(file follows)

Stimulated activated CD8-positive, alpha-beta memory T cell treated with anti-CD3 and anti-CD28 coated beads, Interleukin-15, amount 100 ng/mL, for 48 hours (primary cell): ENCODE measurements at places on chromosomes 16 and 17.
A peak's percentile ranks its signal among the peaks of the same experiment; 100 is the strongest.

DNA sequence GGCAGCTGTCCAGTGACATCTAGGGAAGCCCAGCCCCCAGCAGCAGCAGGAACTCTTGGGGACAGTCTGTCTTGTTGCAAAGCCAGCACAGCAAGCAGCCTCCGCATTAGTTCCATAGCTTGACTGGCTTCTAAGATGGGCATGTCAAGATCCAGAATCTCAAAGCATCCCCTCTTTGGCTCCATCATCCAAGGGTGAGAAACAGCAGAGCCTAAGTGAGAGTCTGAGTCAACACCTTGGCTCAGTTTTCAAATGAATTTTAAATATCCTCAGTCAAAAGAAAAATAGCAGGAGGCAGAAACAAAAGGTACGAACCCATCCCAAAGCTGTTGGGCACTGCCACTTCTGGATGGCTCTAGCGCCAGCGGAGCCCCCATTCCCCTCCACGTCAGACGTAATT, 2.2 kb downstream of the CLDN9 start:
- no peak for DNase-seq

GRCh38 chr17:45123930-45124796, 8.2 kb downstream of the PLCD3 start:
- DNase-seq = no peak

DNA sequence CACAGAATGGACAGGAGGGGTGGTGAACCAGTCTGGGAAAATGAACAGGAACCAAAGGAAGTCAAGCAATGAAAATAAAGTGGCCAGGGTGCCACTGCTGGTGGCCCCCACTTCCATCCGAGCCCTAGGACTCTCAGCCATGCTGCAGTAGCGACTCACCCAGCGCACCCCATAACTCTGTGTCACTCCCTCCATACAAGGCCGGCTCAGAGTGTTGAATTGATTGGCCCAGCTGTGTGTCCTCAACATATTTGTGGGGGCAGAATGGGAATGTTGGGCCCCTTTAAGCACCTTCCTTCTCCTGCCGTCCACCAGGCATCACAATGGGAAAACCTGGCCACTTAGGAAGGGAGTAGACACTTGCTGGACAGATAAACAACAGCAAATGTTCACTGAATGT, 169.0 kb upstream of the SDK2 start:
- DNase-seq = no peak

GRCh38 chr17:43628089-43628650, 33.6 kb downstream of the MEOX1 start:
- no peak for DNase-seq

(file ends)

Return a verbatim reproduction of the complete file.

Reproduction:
Stimulated activated CD8-positive, alpha-beta memory T cell treated with anti-CD3 and anti-CD28 coated beads, Interleukin-15, amount 100 ng/mL, for 48 hours (primary cell): ENCODE measurements at places on chromosomes 16 and 17.
A peak's percentile ranks its signal among the peaks of the same experiment; 100 is the strongest.

DNA sequence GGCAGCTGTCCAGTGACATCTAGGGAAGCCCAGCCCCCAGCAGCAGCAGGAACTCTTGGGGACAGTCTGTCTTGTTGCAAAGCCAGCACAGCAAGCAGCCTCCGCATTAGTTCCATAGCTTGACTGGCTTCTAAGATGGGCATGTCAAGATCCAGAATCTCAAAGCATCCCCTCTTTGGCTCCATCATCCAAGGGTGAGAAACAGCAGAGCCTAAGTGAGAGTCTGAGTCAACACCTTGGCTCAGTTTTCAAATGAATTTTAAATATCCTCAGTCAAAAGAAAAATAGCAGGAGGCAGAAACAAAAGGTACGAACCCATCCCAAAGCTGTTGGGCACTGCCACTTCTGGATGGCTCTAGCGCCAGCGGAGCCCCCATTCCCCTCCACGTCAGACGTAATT, 2.2 kb downstream of the CLDN9 start:
- no peak for DNase-seq

GRCh38 chr17:45123930-45124796, 8.2 kb downstream of the PLCD3 start:
- DNase-seq = no peak

DNA sequence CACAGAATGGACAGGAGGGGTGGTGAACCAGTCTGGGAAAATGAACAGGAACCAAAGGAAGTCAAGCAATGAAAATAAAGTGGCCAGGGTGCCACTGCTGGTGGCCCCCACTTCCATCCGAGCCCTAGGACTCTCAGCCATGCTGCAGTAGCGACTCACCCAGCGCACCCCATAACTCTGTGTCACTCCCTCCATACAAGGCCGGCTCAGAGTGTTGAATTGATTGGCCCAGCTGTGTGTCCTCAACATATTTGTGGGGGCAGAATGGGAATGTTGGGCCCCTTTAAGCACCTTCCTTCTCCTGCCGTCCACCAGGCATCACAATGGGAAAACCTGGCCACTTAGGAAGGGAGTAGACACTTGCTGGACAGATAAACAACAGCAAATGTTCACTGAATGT, 169.0 kb upstream of the SDK2 start:
- DNase-seq = no peak

GRCh38 chr17:43628089-43628650, 33.6 kb downstream of the MEOX1 start:
- no peak for DNase-seq